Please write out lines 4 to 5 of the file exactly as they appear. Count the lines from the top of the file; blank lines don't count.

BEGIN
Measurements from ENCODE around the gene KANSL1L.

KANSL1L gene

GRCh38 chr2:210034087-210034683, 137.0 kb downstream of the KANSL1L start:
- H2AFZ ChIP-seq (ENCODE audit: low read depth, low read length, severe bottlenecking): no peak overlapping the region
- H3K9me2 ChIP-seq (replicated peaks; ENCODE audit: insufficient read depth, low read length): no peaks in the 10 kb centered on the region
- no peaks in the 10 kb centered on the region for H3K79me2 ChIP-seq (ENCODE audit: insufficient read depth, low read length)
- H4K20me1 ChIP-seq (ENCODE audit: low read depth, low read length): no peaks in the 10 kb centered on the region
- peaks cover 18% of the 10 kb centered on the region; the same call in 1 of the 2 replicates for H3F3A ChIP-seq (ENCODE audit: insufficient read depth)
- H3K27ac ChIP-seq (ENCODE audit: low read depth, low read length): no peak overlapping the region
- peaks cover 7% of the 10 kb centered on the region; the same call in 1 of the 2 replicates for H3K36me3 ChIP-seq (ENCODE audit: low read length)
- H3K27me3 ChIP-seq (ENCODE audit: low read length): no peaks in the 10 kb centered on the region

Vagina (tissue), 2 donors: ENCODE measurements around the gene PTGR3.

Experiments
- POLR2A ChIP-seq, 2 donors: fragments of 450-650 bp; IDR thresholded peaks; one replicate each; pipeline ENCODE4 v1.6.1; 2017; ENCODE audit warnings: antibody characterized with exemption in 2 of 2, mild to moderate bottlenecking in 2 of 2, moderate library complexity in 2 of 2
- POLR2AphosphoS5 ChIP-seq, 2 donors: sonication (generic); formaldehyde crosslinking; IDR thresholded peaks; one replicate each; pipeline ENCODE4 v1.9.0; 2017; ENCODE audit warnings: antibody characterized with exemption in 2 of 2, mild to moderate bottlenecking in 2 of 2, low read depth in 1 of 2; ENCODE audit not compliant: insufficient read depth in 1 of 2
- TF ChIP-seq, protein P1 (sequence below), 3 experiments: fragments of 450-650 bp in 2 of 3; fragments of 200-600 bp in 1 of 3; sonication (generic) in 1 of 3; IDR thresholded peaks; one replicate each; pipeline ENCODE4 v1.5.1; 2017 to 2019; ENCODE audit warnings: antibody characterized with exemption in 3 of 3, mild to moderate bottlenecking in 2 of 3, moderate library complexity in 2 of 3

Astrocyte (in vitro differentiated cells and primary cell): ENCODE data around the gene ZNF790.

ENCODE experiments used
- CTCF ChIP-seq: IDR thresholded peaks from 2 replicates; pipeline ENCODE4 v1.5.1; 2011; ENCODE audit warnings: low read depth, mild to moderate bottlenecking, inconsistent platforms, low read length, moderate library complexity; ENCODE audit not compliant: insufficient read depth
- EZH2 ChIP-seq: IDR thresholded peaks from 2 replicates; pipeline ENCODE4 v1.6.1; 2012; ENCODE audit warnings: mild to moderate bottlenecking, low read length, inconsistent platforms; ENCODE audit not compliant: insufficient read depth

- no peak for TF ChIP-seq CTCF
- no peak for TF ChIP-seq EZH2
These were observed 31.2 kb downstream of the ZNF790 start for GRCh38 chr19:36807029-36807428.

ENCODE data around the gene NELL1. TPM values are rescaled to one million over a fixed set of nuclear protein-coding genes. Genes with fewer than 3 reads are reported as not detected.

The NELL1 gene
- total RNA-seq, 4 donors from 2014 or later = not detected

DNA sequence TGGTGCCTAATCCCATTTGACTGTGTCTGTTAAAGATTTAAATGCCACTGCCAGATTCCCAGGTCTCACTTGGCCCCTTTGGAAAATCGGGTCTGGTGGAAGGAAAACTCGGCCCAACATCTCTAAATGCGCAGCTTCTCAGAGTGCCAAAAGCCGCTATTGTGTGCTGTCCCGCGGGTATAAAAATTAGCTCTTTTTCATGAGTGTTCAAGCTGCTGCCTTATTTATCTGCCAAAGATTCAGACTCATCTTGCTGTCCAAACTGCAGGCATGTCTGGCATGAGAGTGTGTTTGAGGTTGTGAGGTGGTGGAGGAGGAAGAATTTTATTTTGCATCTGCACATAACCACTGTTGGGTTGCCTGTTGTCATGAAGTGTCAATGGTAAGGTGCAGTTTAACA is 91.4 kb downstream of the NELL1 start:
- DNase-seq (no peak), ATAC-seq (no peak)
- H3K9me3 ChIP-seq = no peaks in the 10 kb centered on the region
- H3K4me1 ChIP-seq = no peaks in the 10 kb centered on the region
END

- H2AFZ ChIP-seq (ENCODE audit: low read depth, low read length, severe bottlenecking): no peak overlapping the region
- H3K9me2 ChIP-seq (replicated peaks; ENCODE audit: insufficient read depth, low read length): no peaks in the 10 kb centered on the region